I have noticed, since we started looking into renewable energy more seriously, the "peak oil" can has been kicked down the road, quite a bit. Do you think once the "green" movement has stop being subsidized, the oil will dry up, again?"I though about that for a while, because it is kind of convoluted—the kind of question I would ask. My quick answer is no. The longer answer is that I don't think that the "green" movement is yet a driving factor.
The fact is that the price of West Texas Intermediate has dropped below the price of other benchmark oils. I read that in a paper out of "The National Bureau of Economic Research" from down county, in Cambridge. On the other hand, Monday night I was talking to a guy from Houston at the Mobile station at the intersection of Route 38 and the 495. His business is shipping petroleum equipment around the world. He noted that drilling for fracking is dropping off. I wonder what that means?
At any rate, there is a paper out of the Harvard Kennedy School that worries about a collapse of oil prices due to over-production.
For Release Monday, June 25, 6:00 pm (eastern)There you have it. Confusing, isn't it?
Cambridge, Mass. -- Oil production capacity is surging in the United States and several other countries at such a fast pace that global oil output capacity is likely to grow by nearly 20 percent by 2020, which could prompt a plunge or even a collapse in oil prices, according to a new study by a researcher at the Harvard Kennedy School.
The findings by Leonardo Maugeri, a former oil industry executive who is now a fellow in the Geopolitics of Energy Project in the Kennedy School’s Belfer Center for Science and International Affairs, are based on an original field-by-field analysis of the world’s major oil formations and exploration projects.
Contrary to some predictions that world oil production has peaked or will soon do so, Maugeri projects that output should grow from the current 93 million barrels per day to 110 million barrels per day by 2020, the biggest jump in any decade since the 1980s. What’s more, this increase represents less than 40 percent of the new oil production under development globally: more than 60 percent of the new production will likely reach the market after 2020.
Maugeri’s analysis finds that the gross additional production from current exploration and development projects in the world could produce an additional 49 million barrels per day by 2020, an increase equivalent to more than half the world’s current 93 million bpd. After adjusting that gross output increase for political and technical risk factors as well as the offsetting depletion rates of current fields, the analysis projects the net increase by 2020 to be about 17.5 bpd.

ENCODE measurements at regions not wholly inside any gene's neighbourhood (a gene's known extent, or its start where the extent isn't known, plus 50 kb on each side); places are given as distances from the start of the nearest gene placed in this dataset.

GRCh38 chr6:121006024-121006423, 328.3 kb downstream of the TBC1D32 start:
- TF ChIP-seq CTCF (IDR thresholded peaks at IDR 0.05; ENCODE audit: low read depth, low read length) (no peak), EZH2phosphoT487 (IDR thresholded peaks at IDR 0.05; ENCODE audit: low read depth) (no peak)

His study attributes the expected growth in oil output largely to a combination of high oil prices and new technologies such as hydraulic fracturing that are opening up vast new areas and allowing extraction of “unconventional” oil such as tight oil, oil shale, tar sands and ultra-heavy oil. These increases are projected to be greatest in the United States, Canada, Venezuela and Brazil. Maugeri also predicts a major increase in Iraq’s oil output as it regains stability, which will add new production in the Persian Gulf region -- potentially destabilizing OPEC’s ability to manage output and prices.
The combination of new production in the Western Hemisphere and the still growing production in other parts of the world could lead to a sharp drop in oil prices, Maugeri finds, which if steep enough could lead oil companies to cut back on investment and ultimately slow down oil supplies. But if oil prices remain above about $70 per barrel, sufficient investment will occur to sustain continued growth in production, possibly leading to a stable phenomenon of oil overproduction after 2015.
“Leonardo's conclusions are not only startling, but his paper provides a transparent explanation for how he reaches them - something lacking in many studies,” said Meghan L. O’Sullivan, the Jeane Kirkpatrick Professor of the Practice of International Affairs at the Kennedy School and director of the Geopolitics of Energy Project. “His findings have major implications for geopolitics, suggesting important shifts in how countries interact and wield influence."
Maugeri was senior executive vice president of the Eni oil company in his native Italy, and has authored books and articles suggesting that oil will remain more plentiful than many predict. His new research tests that hypothesis with in-depth analysis of reserves and production levels of all the major oil fields across the globe. He also assesses the impact of evolving technologies that open up new fields and allow more efficient extraction in existing fields.
The most dramatic increases involve the exploitation of unconventional oils in the United States, Maugeri says. For example, the Bakken and Three Forks fields in North Dakota and Montana could become the equivalent of a Persian Gulf-producing country within the United States. The Bakken formation’s output has grown from a few barrels in 2006 to 530,000 a day in December 2011.
While the surge in production in the Western Hemisphere in coming years will in effect leave the region self-sufficient in oil, the global nature of the market makes that all but meaningless except in psychological terms, Maugeri argues. He adds that the industry will need to make major investments to keep oil production environmentally safe to avoid threatening the new bonanza.
For further information or to arrange an interview with the author, contact:
James F. Smith, Communications Director, Belfer Center for Science and International Affairs, Harvard Kennedy School, email@example.com, direct 617-495-7831, cell 617-750-5584, or Sharon Wilke, Associate Director of Communications, Belfer Center, firstname.lastname@example.org, direct 617-495-9858
Regards — Cliff